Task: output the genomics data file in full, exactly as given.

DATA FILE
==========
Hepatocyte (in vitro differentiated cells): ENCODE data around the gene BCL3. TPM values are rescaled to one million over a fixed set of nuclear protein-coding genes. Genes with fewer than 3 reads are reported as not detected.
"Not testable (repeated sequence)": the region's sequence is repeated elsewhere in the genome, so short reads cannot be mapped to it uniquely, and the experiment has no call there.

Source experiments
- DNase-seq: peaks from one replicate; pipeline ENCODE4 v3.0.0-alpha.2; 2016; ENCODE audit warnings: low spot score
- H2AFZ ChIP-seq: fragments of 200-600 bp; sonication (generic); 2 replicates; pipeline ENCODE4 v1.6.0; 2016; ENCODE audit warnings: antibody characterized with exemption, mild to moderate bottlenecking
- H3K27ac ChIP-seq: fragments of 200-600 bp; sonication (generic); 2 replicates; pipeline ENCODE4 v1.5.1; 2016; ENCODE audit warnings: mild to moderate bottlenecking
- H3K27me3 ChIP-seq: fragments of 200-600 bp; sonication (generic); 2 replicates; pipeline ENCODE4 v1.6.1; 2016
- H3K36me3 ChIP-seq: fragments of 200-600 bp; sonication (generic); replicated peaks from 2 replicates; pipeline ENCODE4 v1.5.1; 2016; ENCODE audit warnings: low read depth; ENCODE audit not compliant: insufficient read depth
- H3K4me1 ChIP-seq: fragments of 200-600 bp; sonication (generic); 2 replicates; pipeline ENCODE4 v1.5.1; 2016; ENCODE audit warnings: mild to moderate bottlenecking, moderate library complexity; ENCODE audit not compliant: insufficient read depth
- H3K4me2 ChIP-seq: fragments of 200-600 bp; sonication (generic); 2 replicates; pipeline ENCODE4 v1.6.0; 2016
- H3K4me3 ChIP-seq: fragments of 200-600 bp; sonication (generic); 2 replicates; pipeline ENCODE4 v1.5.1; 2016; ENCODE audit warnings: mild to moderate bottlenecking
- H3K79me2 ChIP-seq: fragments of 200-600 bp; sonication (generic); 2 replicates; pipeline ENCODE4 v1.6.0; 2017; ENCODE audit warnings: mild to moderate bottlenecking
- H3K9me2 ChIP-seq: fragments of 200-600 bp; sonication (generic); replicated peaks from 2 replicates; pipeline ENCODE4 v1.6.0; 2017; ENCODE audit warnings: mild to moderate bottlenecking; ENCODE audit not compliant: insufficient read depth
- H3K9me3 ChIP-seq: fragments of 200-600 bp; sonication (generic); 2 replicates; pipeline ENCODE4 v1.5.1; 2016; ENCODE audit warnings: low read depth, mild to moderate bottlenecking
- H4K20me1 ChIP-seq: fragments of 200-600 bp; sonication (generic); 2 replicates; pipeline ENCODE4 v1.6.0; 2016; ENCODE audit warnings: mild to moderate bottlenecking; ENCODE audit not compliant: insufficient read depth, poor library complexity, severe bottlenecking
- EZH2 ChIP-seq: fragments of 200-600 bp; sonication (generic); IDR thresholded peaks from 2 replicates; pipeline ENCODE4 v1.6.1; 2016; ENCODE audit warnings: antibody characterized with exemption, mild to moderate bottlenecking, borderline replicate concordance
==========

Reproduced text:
Hepatocyte (in vitro differentiated cells): ENCODE data around the gene BCL3. TPM values are rescaled to one million over a fixed set of nuclear protein-coding genes. Genes with fewer than 3 reads are reported as not detected.
"Not testable (repeated sequence)": the region's sequence is repeated elsewhere in the genome, so short reads cannot be mapped to it uniquely, and the experiment has no call there.

Source experiments
- DNase-seq: peaks from one replicate; pipeline ENCODE4 v3.0.0-alpha.2; 2016; ENCODE audit warnings: low spot score
- H2AFZ ChIP-seq: fragments of 200-600 bp; sonication (generic); 2 replicates; pipeline ENCODE4 v1.6.0; 2016; ENCODE audit warnings: antibody characterized with exemption, mild to moderate bottlenecking
- H3K27ac ChIP-seq: fragments of 200-600 bp; sonication (generic); 2 replicates; pipeline ENCODE4 v1.5.1; 2016; ENCODE audit warnings: mild to moderate bottlenecking
- H3K27me3 ChIP-seq: fragments of 200-600 bp; sonication (generic); 2 replicates; pipeline ENCODE4 v1.6.1; 2016
- H3K36me3 ChIP-seq: fragments of 200-600 bp; sonication (generic); replicated peaks from 2 replicates; pipeline ENCODE4 v1.5.1; 2016; ENCODE audit warnings: low read depth; ENCODE audit not compliant: insufficient read depth
- H3K4me1 ChIP-seq: fragments of 200-600 bp; sonication (generic); 2 replicates; pipeline ENCODE4 v1.5.1; 2016; ENCODE audit warnings: mild to moderate bottlenecking, moderate library complexity; ENCODE audit not compliant: insufficient read depth
- H3K4me2 ChIP-seq: fragments of 200-600 bp; sonication (generic); 2 replicates; pipeline ENCODE4 v1.6.0; 2016
- H3K4me3 ChIP-seq: fragments of 200-600 bp; sonication (generic); 2 replicates; pipeline ENCODE4 v1.5.1; 2016; ENCODE audit warnings: mild to moderate bottlenecking
- H3K79me2 ChIP-seq: fragments of 200-600 bp; sonication (generic); 2 replicates; pipeline ENCODE4 v1.6.0; 2017; ENCODE audit warnings: mild to moderate bottlenecking
- H3K9me2 ChIP-seq: fragments of 200-600 bp; sonication (generic); replicated peaks from 2 replicates; pipeline ENCODE4 v1.6.0; 2017; ENCODE audit warnings: mild to moderate bottlenecking; ENCODE audit not compliant: insufficient read depth
- H3K9me3 ChIP-seq: fragments of 200-600 bp; sonication (generic); 2 replicates; pipeline ENCODE4 v1.5.1; 2016; ENCODE audit warnings: low read depth, mild to moderate bottlenecking
- H4K20me1 ChIP-seq: fragments of 200-600 bp; sonication (generic); 2 replicates; pipeline ENCODE4 v1.6.0; 2016; ENCODE audit warnings: mild to moderate bottlenecking; ENCODE audit not compliant: insufficient read depth, poor library complexity, severe bottlenecking
- EZH2 ChIP-seq: fragments of 200-600 bp; sonication (generic); IDR thresholded peaks from 2 replicates; pipeline ENCODE4 v1.6.1; 2016; ENCODE audit warnings: antibody characterized with exemption, mild to moderate bottlenecking, borderline replicate concordance